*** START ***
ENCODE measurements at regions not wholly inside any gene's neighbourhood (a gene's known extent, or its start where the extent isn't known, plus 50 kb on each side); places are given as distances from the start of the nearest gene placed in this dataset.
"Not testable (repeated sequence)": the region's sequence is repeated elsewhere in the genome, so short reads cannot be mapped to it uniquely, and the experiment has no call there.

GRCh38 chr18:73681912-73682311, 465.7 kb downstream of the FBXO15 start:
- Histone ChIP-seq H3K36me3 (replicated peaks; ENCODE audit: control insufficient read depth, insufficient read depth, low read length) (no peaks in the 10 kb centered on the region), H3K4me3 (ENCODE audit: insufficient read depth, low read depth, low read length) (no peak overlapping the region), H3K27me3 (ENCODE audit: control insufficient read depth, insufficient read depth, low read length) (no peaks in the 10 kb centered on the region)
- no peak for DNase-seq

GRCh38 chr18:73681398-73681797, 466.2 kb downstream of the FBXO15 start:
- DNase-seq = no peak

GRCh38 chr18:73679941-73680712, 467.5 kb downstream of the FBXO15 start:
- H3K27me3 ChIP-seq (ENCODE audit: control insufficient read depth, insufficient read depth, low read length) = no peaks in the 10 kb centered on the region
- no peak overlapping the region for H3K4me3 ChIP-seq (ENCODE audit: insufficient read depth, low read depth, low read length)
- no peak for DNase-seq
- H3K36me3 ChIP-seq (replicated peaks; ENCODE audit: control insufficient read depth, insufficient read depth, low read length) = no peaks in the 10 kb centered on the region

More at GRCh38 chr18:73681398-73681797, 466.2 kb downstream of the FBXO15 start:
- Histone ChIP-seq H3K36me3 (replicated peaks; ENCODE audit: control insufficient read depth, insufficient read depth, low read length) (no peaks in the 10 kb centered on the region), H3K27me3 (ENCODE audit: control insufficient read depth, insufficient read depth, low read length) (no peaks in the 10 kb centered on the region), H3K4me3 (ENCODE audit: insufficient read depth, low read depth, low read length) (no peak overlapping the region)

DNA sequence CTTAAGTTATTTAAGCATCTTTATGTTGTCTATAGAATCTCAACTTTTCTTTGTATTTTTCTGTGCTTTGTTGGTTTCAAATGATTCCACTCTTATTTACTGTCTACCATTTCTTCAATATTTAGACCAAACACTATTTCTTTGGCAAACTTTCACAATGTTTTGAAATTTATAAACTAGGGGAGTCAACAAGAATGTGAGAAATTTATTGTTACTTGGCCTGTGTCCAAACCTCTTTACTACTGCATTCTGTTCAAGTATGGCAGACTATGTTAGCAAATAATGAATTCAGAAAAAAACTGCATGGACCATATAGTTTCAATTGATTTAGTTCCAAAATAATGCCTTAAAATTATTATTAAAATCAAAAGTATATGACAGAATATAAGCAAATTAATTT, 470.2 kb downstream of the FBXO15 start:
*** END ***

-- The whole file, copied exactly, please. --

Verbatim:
ENCODE measurements at regions not wholly inside any gene's neighbourhood (a gene's known extent, or its start where the extent isn't known, plus 50 kb on each side); places are given as distances from the start of the nearest gene placed in this dataset.
"Not testable (repeated sequence)": the region's sequence is repeated elsewhere in the genome, so short reads cannot be mapped to it uniquely, and the experiment has no call there.

GRCh38 chr18:73681912-73682311, 465.7 kb downstream of the FBXO15 start:
- Histone ChIP-seq H3K36me3 (replicated peaks; ENCODE audit: control insufficient read depth, insufficient read depth, low read length) (no peaks in the 10 kb centered on the region), H3K4me3 (ENCODE audit: insufficient read depth, low read depth, low read length) (no peak overlapping the region), H3K27me3 (ENCODE audit: control insufficient read depth, insufficient read depth, low read length) (no peaks in the 10 kb centered on the region)
- no peak for DNase-seq

GRCh38 chr18:73681398-73681797, 466.2 kb downstream of the FBXO15 start:
- DNase-seq = no peak

GRCh38 chr18:73679941-73680712, 467.5 kb downstream of the FBXO15 start:
- H3K27me3 ChIP-seq (ENCODE audit: control insufficient read depth, insufficient read depth, low read length) = no peaks in the 10 kb centered on the region
- no peak overlapping the region for H3K4me3 ChIP-seq (ENCODE audit: insufficient read depth, low read depth, low read length)
- no peak for DNase-seq
- H3K36me3 ChIP-seq (replicated peaks; ENCODE audit: control insufficient read depth, insufficient read depth, low read length) = no peaks in the 10 kb centered on the region

More at GRCh38 chr18:73681398-73681797, 466.2 kb downstream of the FBXO15 start:
- Histone ChIP-seq H3K36me3 (replicated peaks; ENCODE audit: control insufficient read depth, insufficient read depth, low read length) (no peaks in the 10 kb centered on the region), H3K27me3 (ENCODE audit: control insufficient read depth, insufficient read depth, low read length) (no peaks in the 10 kb centered on the region), H3K4me3 (ENCODE audit: insufficient read depth, low read depth, low read length) (no peak overlapping the region)

DNA sequence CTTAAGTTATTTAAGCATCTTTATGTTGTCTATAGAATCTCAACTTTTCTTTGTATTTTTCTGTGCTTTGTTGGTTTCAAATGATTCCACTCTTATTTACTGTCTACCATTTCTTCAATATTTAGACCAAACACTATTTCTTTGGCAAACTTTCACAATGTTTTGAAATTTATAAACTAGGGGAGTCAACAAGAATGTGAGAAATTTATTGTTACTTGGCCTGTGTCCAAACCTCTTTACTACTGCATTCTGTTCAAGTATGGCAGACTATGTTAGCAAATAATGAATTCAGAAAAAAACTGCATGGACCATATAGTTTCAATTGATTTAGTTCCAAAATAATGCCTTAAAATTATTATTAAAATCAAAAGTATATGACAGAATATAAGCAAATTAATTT, 470.2 kb downstream of the FBXO15 start: